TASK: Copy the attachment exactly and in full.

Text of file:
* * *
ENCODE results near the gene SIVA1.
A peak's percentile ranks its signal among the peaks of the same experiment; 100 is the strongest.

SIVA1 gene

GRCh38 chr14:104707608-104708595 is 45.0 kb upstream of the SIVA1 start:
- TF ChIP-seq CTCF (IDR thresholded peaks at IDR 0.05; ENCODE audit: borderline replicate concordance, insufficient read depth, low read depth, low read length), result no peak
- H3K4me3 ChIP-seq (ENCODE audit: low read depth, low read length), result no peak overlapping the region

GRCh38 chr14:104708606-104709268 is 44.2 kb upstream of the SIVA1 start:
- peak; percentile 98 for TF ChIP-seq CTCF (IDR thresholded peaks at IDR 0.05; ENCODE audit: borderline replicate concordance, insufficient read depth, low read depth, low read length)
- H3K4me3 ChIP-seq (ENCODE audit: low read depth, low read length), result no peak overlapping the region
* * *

ENCODE results near the gene SIVA1.
A peak's percentile ranks its signal among the peaks of the same experiment; 100 is the strongest.

SIVA1 gene

GRCh38 chr14:104707608-104708595 is 45.0 kb upstream of the SIVA1 start:
- TF ChIP-seq CTCF (IDR thresholded peaks at IDR 0.05; ENCODE audit: borderline replicate concordance, insufficient read depth, low read depth, low read length), result no peak
- H3K4me3 ChIP-seq (ENCODE audit: low read depth, low read length), result no peak overlapping the region

GRCh38 chr14:104708606-104709268 is 44.2 kb upstream of the SIVA1 start:
- peak; percentile 98 for TF ChIP-seq CTCF (IDR thresholded peaks at IDR 0.05; ENCODE audit: borderline replicate concordance, insufficient read depth, low read depth, low read length)
- H3K4me3 ChIP-seq (ENCODE audit: low read depth, low read length), result no peak overlapping the region